Debone the Rib Roast (Sounds sexy, no?-Well, not so much!)
Using an extremely sharp fillet knife, cut the bone from the rib roast

From In The Kitchen

Then tie the bone back into place on the roast with string. This gives the roast the full flavor of the meat.

From In The Kitchen
(Ain't they some handsome hands?)

Pat the roast dry with paper towel to ensure salty crust and seasonings stay put, instead of sliding immediately into the pan like when mysuestories does it.
Coat the top of roast liberally with salt.
Follow with pepper and garlic powder.
Slice half the onion and place in bottom of baking pan where they will caramelize for flavor of drippings for gravy.
Slice the other half of onion and fasten to top of roast with toothpicks to ensure they too do not slide immediately into pan.

From In The Kitchen

Pour one cup of water into the bottom of pan to decrease drying of meat.
Place meat thermometer in CENTER of roast, to ensure proper cooking temperature, which should reach 160 degrees. Keep in mind, the meat will continue to cook after it is removed from oven. (That little fact, had mysuestories known it, would have saved countless overcooked steaks!)

From In The Kitchen

Cook at 325 degrees at 20 minutes per lb, which in this case was 2 hours and 20 minutes.
Remove from oven and let roast rest ten minutes. This keeps the juices from running right out of the meat when you slice it. This also keeps the counter clean. Mysuestories likes this tip a lot.
While meat is resting ( after all, it's had a brutal day), place baking pan with drippings over oven burners turned on low and add one cup water, stirring it to deglaze the pan (This, dear reader, if you are anything like mysuestories in the kitchen needs further explanation. ) Deglazing means that all that stuff that looks like it is burned onto the bottom of the pan now becomes the flavor of the gravy.(Pshew...even I was afraid to ask!)
When this comes to a low boil, stir drippings off bottom of pan.
Add 2 cups water with flour in a small mixing bowl, stirring until there are no lumps at all.
Add this mixture slowly into baking pan, whisking constantly to prevent lumps.
Gravy will continue to thicken, so stir until desired consistency is reached. If gravy is too thick, simply add more water till you're happy!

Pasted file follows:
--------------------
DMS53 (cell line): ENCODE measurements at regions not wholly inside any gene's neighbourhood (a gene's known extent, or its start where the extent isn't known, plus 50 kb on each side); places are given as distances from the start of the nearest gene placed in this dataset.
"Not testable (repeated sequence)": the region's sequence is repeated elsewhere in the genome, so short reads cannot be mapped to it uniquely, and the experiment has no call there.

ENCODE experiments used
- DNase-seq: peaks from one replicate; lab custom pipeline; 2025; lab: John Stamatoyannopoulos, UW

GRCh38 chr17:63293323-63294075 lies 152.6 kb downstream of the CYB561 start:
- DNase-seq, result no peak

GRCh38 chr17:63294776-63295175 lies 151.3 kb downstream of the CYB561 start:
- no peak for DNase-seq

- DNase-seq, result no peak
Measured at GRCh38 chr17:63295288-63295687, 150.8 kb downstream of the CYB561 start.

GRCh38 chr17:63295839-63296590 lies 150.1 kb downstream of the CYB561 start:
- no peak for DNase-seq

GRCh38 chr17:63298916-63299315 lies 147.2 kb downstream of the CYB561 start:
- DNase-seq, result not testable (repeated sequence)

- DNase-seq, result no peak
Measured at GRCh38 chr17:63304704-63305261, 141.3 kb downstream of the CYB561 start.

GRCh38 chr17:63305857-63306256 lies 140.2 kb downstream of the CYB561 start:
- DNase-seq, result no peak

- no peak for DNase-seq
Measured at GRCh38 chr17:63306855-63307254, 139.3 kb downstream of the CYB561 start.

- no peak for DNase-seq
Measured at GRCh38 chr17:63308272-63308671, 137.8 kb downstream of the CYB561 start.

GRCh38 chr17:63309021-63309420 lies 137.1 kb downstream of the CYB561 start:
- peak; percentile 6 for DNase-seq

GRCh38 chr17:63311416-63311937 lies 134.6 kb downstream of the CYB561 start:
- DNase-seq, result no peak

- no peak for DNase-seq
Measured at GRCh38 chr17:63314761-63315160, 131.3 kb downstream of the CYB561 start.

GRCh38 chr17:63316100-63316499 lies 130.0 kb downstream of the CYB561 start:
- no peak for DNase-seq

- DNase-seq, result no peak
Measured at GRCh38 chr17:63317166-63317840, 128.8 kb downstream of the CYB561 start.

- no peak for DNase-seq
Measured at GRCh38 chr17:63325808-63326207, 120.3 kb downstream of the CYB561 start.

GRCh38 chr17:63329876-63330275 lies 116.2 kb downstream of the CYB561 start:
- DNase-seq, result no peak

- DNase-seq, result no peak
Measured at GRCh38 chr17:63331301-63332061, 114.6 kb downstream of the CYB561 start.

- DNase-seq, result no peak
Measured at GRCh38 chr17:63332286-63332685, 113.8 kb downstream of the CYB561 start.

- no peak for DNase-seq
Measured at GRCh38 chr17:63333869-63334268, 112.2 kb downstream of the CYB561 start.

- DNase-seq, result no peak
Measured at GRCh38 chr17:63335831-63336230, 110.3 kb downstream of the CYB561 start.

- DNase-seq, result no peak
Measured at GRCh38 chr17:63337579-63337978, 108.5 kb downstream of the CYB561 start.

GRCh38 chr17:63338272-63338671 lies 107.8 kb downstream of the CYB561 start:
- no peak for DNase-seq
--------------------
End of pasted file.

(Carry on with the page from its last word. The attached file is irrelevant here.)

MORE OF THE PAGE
Remove from heat and place in gravy bowl (or, as in mysuestories manor, some times in a large glass Pyrex measuring cup!)

Roast is now done resting. After all, this isn't meatloaf we're making here!
Untie roast from bone, and slice in 1/4 inch slabs.
Serve immediately.
Serves 10. ( Or three teenagers!)

Saturday, April 4, 2009

Soups Baked Potato Soup

A Mountain Man classic! Great for after that deer hunt that went awry or any other chilly evening!
From A Dear by Any other Name

One half stick butter
One half cup flour
Three and a half cups chicken stock
Six medium sized baked potatoes with or without skins cubed
Salt, pepper, garlic, and parsley to taste
One pint heavy cream
One cup shredded Vermont Sharp Cheddar Cheese
Four thick slabs cooked bacon crumbled
Quarter cup of green onions/scallions to garnish

Melt butter in large stock pot, whisking in flour slowly to prevent lumps, over medium heat, till butter browns (approximately three minutes).
Stir in chicken stock using whisk. Slowly stir in heavy cream. Allow to thicken to desired consistency, stirring continuously. The longer it cooks, the thicker the rue.
Add potatoes and half of the bacon and half of the onions or scallions. Heat over medium flame, bringing to a low boil. Add salt, pepper, and parsley to taste.
Ladel into bowls, sprinkling with cheese and remaining bacon and onions/scallions.
Serve with thick slabs of Rustic bread and butter.
Serves 6-8.

This is a Mountain Man favorite, guaranteed to take the chill out of any winter evening. And men? Simple recipe to get on the table, and she WILL thank you for it! Trust me.